There’s more to it…

In our quest to build an integrative learning platform, our understanding of the community’s learning asset map was the most important step but only the first milestone. There are more data to codify, there is always the drive for improved user experience and there is content, relevance, gamification…there’s a lot for us to do.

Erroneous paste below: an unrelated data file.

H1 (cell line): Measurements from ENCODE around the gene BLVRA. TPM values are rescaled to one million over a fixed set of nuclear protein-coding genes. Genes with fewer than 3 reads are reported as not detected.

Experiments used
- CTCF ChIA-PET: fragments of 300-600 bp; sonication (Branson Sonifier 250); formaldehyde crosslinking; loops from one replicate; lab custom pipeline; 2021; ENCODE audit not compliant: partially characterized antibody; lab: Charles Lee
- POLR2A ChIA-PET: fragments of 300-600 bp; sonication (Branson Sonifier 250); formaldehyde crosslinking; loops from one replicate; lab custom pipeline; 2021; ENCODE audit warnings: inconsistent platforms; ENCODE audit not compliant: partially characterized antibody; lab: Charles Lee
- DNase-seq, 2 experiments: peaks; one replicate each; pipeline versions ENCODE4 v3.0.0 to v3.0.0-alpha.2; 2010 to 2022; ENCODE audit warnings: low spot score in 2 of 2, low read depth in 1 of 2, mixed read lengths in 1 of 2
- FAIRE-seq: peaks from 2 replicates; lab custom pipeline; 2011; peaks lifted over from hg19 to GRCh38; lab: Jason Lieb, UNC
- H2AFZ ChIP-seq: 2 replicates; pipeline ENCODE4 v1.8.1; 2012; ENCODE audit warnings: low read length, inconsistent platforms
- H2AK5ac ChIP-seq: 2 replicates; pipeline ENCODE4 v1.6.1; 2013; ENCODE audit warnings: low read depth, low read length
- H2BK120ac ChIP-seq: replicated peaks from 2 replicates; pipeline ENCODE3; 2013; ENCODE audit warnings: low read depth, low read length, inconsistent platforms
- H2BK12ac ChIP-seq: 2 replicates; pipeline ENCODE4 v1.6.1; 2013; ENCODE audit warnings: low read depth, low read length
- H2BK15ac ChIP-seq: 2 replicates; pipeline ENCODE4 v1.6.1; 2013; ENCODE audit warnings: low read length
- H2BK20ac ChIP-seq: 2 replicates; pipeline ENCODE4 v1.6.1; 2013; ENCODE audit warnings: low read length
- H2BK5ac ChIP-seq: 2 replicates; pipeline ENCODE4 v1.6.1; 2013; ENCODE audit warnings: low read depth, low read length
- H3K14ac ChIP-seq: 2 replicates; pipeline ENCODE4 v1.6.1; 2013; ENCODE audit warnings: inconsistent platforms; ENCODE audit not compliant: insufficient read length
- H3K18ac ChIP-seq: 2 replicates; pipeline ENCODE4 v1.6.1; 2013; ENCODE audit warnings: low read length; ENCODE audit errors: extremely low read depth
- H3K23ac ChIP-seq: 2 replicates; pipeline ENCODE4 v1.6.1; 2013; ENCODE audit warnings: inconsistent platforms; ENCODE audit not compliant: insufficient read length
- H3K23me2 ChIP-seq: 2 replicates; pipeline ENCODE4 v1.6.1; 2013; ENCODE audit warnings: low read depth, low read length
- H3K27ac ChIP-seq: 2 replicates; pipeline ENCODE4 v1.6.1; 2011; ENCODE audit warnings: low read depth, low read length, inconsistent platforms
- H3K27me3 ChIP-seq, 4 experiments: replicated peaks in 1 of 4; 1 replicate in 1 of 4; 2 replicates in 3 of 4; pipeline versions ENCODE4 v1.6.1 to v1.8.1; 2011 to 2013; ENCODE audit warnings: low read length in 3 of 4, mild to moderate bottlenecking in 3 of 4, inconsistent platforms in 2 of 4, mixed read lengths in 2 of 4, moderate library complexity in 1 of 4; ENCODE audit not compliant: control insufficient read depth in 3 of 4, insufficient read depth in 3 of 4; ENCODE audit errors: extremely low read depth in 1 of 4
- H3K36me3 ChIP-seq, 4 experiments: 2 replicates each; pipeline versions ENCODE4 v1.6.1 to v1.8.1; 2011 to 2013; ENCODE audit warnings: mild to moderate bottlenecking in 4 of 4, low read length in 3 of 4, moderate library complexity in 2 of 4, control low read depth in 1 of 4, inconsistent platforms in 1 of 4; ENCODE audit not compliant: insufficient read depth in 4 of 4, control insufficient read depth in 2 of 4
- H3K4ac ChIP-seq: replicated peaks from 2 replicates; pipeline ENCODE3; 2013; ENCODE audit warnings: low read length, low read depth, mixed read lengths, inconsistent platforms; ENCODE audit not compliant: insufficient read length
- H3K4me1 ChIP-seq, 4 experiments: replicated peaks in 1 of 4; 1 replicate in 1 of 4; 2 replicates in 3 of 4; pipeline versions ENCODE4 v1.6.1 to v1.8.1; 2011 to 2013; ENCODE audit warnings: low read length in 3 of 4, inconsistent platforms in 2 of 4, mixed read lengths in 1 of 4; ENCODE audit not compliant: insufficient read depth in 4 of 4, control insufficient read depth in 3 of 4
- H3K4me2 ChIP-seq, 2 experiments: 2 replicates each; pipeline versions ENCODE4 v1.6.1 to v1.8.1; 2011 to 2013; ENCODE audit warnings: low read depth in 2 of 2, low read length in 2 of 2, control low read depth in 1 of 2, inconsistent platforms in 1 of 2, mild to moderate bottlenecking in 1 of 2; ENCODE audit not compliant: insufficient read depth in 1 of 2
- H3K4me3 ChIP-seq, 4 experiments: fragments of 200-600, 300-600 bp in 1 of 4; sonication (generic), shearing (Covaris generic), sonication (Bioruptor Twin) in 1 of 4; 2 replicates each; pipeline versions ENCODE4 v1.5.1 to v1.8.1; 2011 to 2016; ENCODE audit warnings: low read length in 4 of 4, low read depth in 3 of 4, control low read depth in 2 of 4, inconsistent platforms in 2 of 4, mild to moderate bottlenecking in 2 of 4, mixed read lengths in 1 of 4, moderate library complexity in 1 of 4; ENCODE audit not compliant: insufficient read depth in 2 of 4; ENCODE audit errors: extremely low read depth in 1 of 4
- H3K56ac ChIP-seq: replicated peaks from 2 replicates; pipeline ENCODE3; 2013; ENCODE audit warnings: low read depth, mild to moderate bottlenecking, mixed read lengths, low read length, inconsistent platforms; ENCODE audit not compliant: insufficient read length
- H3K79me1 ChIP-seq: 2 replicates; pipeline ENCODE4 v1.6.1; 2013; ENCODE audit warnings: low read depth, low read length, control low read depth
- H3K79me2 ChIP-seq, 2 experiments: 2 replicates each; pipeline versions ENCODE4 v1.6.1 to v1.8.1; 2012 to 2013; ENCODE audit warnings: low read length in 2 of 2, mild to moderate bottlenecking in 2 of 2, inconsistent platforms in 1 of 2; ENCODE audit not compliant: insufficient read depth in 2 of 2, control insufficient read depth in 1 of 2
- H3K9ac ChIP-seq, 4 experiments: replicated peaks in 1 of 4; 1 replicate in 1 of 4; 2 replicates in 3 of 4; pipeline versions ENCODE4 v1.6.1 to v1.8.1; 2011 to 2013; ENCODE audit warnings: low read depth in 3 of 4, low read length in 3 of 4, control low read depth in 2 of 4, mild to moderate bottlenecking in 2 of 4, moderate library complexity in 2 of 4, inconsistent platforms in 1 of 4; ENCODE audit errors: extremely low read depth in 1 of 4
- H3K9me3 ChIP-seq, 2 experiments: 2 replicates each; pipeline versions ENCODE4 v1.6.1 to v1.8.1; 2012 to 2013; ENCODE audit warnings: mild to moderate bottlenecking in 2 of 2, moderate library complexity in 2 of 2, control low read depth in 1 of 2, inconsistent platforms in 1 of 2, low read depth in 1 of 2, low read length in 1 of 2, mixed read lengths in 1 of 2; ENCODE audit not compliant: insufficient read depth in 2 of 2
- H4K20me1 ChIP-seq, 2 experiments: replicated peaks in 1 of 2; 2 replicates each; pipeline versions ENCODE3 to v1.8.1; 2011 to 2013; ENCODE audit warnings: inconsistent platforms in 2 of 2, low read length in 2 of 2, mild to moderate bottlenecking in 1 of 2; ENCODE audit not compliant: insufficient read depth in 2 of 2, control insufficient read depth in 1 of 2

Next time, I will breakdown something else from my experience of building L3, maybe APIs and how they extend learning opportunities.


Program Founder, Associate Professor Northwestern University, School of Education and Social Policy
Learning Pathways Program Director
Tech Lead
Aneta Baran
Learning Experiences Coordinator
Mighel Jackson
Implementation Coordinator
Shai Moore
Ellie Smith
Project Coordinator
DENISE C. NACU, PhD (Affiliated)
Educational Designer
UGOCHI JONES (affiliated)
Postdoctoral Research Fellow
Lead Researcher